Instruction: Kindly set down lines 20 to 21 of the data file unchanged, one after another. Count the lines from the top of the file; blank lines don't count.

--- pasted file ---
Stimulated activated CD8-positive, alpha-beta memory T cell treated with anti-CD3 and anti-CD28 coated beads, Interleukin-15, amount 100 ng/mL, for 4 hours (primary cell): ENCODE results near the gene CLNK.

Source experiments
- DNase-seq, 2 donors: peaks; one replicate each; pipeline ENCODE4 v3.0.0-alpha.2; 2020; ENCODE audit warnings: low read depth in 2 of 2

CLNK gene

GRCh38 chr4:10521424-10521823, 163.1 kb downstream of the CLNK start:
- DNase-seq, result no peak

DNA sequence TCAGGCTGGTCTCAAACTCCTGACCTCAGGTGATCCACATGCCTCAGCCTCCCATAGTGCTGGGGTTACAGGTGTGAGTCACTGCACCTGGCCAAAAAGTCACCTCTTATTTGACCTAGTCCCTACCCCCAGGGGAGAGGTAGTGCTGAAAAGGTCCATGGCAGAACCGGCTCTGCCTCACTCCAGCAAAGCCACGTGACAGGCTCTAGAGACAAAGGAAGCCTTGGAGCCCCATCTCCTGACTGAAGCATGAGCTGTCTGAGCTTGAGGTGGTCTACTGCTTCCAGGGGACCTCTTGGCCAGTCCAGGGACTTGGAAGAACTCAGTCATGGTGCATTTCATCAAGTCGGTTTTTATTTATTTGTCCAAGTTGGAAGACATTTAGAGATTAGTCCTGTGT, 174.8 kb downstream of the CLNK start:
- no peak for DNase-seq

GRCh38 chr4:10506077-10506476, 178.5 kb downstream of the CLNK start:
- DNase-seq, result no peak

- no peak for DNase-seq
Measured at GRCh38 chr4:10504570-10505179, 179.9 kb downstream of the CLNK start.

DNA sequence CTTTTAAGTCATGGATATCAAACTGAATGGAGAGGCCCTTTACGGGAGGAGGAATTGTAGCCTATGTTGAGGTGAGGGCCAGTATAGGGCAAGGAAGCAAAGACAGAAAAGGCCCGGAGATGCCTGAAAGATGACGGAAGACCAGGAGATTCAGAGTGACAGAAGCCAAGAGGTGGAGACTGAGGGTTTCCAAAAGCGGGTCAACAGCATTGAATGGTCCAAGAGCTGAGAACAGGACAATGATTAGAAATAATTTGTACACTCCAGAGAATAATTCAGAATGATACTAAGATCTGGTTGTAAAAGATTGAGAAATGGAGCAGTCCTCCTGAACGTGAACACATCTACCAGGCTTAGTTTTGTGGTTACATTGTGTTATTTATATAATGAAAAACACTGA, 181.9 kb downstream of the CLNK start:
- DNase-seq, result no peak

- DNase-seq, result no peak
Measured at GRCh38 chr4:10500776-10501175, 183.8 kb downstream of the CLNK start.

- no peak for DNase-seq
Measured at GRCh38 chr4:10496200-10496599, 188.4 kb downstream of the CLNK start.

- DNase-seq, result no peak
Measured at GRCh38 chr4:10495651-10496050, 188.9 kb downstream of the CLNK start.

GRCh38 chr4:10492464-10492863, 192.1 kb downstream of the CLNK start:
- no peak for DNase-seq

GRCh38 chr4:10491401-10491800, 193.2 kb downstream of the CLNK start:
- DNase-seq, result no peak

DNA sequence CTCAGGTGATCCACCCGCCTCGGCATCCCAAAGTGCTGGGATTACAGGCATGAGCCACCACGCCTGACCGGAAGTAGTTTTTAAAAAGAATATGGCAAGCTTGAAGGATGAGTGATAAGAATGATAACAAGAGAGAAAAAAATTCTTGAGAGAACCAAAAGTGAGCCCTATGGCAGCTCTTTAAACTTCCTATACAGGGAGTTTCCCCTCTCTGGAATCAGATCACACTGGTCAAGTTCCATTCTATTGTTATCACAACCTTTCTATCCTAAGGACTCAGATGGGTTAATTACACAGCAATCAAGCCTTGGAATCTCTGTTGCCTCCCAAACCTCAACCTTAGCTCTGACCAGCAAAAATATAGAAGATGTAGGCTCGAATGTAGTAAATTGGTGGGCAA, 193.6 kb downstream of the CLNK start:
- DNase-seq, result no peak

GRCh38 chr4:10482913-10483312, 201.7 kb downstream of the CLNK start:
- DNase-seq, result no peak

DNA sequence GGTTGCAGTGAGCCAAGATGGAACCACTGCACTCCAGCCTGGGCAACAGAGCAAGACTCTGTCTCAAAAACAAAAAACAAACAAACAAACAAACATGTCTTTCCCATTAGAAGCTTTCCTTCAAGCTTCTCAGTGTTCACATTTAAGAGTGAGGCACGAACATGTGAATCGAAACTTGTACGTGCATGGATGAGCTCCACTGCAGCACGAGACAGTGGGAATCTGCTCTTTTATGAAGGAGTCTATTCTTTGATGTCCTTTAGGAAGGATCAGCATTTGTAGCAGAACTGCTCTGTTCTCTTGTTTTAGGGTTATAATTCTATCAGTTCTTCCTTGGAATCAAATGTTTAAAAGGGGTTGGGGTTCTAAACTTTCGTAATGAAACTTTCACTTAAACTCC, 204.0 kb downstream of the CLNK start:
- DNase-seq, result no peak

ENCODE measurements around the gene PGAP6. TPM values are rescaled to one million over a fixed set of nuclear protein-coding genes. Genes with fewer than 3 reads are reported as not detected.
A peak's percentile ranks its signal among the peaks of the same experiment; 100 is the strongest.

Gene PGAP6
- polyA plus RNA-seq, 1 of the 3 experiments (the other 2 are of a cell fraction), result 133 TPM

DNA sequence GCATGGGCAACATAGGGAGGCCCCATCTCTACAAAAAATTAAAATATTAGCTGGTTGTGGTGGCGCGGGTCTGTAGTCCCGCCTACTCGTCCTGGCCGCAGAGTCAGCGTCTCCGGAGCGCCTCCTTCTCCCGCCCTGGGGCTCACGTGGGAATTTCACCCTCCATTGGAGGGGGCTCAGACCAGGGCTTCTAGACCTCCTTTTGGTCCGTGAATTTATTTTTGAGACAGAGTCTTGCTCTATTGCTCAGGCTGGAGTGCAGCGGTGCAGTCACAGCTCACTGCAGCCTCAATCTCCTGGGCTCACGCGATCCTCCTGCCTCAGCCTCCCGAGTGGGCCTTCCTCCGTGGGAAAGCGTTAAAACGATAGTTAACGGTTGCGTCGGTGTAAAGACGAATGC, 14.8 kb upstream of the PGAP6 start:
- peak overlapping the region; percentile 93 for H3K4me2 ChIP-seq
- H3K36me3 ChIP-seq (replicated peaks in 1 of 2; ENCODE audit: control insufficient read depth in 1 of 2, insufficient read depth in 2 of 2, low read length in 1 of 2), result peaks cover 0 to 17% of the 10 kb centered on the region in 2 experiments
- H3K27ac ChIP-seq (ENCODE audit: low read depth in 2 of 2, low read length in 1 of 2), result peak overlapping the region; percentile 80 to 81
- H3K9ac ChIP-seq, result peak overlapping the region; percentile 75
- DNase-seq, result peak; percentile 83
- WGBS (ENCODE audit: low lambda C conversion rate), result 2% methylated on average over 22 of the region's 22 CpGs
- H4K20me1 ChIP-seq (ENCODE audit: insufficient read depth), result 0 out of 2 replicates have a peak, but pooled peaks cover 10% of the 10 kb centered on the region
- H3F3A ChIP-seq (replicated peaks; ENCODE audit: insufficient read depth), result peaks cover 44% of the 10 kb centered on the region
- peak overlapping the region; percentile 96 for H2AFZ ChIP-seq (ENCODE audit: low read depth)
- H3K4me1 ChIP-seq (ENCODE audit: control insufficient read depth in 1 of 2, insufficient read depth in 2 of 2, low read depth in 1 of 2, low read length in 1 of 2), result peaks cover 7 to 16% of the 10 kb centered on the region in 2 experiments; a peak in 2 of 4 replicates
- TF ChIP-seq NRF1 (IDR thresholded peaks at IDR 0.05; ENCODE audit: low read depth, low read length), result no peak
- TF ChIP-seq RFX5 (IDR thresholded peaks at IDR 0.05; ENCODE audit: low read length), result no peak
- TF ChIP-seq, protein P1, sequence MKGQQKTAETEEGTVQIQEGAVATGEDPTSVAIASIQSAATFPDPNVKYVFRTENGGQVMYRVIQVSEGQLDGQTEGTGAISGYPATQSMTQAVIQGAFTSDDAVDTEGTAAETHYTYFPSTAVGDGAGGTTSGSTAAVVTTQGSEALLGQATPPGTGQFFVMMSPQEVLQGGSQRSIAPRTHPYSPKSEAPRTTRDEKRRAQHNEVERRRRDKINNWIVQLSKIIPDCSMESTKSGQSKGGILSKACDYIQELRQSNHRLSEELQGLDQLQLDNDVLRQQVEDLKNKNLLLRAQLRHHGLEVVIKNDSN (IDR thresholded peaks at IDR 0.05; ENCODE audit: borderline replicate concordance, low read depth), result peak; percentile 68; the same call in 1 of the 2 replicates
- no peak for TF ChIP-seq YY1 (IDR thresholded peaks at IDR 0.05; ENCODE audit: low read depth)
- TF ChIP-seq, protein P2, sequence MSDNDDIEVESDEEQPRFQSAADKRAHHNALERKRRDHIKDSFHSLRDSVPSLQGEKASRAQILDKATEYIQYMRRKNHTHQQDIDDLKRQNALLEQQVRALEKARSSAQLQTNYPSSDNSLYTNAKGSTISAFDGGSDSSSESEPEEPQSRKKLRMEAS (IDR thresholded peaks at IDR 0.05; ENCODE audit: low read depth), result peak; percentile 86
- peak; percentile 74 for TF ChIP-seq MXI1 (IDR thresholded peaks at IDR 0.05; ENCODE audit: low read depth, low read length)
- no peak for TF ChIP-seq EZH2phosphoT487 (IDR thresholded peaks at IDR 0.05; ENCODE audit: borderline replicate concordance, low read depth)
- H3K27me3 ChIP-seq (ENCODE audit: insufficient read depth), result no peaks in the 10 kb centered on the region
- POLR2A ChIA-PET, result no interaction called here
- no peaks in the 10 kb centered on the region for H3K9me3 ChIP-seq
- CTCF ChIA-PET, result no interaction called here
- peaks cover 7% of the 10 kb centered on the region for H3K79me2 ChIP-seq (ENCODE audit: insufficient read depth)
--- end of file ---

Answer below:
Measured at GRCh38 chr4:10495651-10496050, 188.9 kb downstream of the CLNK start.

GRCh38 chr4:10492464-10492863, 192.1 kb downstream of the CLNK start: